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Posts Tagged ‘The Monkees’

Well, I made delivery yesterday to the Principle Gallery of the paintings for my show, Haven. This exhibit opens Friday, June 1 at the Alexandria gallery with a reception that runs from 6:30 until 9 PM.

I guess I should say that it feels good to have the work in place but that wouldn’t be completely honest. While there is satisfaction in the simple completion of a large task I know from past experience that I will do little more than worry for the next several days. And the fact that this is my nineteenth solo show at the Principle Gallery and that I feel this may be among the most cohesive and strong group of work of these shows does absolutely nothing to stem the worry I feel.

In fact, this good feeling about the work, sensing that this work is as true to whatever vision and voice I possess, that makes me worry more than ever. To have it not connect with others, to have it feel distant and obscure on the wall, would have me questioning my own judgement about what I do. While I know that to base anything on the results of one show is foolish, it still makes a mark and creates a wound that makes you a little less willing to fully show yourself for fear of opening that wound again.

But hopefully this worry is baseless. For now, I will live with my worry and the belief that the work in this show ranks among the best that I have done. Time, as is always the case, will tell.

One of the paintings in the show is shown at the top. It is titled To the Siren’s Song and is 16″ by 20″ on canvas. It’s a piece I already miss having in the studio, one that constantly pulled my eye toward it in the months leading up to the show. The painting itself became a kind of siren to me and there is a perceptible void in its absence. For me, there is a blending of colors and forms,  of representation and abstraction, that I find compelling.

But that’s just me.

For this Sunday morning music I have chosen a song that I think fits into the blend of this painting. It is from the late singer/songwriter Tim Buckley who passed away at the all too early age of 28 back in 1975. Most of you are more likely to know the work of his son, Jeff Buckley, who also tragically died an early death at age 30 back in 1997. But Tim Buckley was as highly regarded in his time and his work has played a large influence on may other artists. This song is one of his better known and has been covered by a number of artists over the past half century. Fittingly for this painting, it is titled Song of the Siren. This video is from The Monkees TV show in 1968.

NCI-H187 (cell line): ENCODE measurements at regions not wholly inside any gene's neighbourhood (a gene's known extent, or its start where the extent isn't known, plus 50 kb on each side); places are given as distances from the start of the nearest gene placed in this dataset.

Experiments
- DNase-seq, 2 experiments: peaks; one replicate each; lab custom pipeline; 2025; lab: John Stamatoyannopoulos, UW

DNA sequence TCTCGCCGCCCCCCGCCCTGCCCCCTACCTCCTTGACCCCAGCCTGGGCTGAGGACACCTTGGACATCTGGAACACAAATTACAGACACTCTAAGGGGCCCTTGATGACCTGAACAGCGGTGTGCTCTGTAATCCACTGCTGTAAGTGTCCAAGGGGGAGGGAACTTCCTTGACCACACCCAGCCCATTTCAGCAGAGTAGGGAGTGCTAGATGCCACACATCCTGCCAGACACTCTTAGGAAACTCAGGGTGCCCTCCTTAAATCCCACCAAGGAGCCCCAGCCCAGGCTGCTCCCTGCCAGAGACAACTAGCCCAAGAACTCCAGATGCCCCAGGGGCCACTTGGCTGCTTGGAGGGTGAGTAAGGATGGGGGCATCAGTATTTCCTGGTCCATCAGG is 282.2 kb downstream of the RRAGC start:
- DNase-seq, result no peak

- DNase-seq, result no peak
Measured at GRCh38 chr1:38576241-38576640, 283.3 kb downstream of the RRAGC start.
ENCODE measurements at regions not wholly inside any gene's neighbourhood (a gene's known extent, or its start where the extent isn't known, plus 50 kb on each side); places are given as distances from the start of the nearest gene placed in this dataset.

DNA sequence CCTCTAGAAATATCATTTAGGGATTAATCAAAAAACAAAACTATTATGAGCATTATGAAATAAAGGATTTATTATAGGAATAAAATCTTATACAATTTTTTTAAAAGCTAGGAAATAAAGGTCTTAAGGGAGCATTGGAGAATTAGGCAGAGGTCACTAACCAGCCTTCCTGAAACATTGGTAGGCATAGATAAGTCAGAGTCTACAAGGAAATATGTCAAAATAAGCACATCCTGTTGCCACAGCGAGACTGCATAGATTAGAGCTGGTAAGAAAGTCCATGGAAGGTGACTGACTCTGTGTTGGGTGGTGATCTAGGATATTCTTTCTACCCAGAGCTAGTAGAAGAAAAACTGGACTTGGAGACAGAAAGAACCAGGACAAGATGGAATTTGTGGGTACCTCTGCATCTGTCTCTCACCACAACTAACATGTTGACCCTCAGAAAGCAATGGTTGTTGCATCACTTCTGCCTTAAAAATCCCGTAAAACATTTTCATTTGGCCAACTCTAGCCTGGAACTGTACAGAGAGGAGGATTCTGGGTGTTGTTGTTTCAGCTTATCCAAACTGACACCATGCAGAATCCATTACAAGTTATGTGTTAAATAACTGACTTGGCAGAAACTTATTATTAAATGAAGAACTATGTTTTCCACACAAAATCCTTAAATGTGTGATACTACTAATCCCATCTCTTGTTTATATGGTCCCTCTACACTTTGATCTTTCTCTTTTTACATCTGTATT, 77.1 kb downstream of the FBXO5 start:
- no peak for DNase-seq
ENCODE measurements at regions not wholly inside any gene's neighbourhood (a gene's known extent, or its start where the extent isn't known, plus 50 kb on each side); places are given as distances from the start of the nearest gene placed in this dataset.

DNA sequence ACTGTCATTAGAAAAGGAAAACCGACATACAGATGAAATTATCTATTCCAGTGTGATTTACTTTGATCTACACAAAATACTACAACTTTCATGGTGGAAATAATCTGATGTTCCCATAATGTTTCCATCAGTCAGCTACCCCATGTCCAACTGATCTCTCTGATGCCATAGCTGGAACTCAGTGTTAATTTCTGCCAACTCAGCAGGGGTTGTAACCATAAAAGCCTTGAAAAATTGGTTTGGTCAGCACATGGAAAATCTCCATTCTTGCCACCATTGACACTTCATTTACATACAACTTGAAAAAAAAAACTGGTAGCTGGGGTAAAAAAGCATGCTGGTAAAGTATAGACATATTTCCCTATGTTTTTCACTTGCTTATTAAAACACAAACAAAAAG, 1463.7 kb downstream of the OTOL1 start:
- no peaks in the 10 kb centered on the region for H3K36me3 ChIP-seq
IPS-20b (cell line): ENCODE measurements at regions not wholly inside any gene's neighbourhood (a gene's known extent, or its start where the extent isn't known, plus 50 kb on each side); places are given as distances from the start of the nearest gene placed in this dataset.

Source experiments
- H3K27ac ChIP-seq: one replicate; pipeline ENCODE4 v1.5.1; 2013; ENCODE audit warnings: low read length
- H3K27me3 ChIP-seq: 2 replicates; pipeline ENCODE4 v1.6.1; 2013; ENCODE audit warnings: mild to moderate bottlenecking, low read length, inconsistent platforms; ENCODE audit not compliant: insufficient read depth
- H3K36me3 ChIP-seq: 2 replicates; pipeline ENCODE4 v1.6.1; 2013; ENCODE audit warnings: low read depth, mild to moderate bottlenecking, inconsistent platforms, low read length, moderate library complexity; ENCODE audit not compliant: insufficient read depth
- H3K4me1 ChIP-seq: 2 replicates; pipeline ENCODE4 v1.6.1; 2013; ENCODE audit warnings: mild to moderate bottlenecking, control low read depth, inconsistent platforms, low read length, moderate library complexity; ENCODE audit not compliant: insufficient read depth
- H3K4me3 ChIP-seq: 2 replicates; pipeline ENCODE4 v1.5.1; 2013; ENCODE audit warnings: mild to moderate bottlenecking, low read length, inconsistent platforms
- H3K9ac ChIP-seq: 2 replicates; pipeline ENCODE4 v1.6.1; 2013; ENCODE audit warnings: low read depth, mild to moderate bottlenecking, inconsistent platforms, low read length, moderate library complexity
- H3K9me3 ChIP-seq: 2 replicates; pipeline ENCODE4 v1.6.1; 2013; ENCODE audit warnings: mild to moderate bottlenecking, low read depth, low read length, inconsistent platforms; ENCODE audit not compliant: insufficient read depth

Have a good Sunday.

 

 

 

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GC Myers- BluepeacenightA few years back I played a version of the song Riu Riu Chiu, an early 16th century song from the Iberian Peninsula that is about the Nativity story.  That version was a surprisingly lovely  a capella version from the Monkees.  I say surprising because it was part of a really bad Christmas episode of their television show from the 1960’s.  Watching it made me question my taste in television when I was a kid. But at least this song was there to somewhat make up for the bad parts.

I thought I would share another version today, this one from the Boston Camerata, which is, according to their website, “America’s preeminent early music ensemble.”  I obviously can’t speak to that but I do like this version of the song very much.

Enjoy.

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Monkees' Christmas 1967I was flipping around the channels last night, the final Christmas specials winding down as the holiday came to an end.  I ended up on an old Christmas episode of The Monkees from around 1967.  It was a show that I had loved as a kid of 8 or 9 and it had Butch Patrick, the kid who played Eddie Munster on the also adored The Munsters TV show, as a guest.  How bad could it be?

God awful. That’s how bad.

Luckily, I came in near the end but was amazed at how utterly terrible it had been  put together, almost to the point of being unwatchable.   The writing was bad and  the schtick, worse.  I began to wonder if all of those other things I loved as kid had aged so poorly.

But just as I was about to flip to anything else, the band came on and began performing a song a capella. Sung in what seemed to be Spanish or Portuguese, it was mesmerizing with its harmony.  Beautiful.  The whole show was saved by this act of redemption.

The song was Riu Riu Chiu, a 16th century song from the Iberian region.  Roughly translated, it means The Nightingale’s Sounds and is a telling of the Nativity.  Not being well versed in Renaissance era choral music, the song was new to me but I’m sure it is familiar to some of you out there.  But, even so, it is a stirring and lovely version by the  Monkees.

And here it is, in a separate clip so you don’t have to suffer through a terrible episode of their show.

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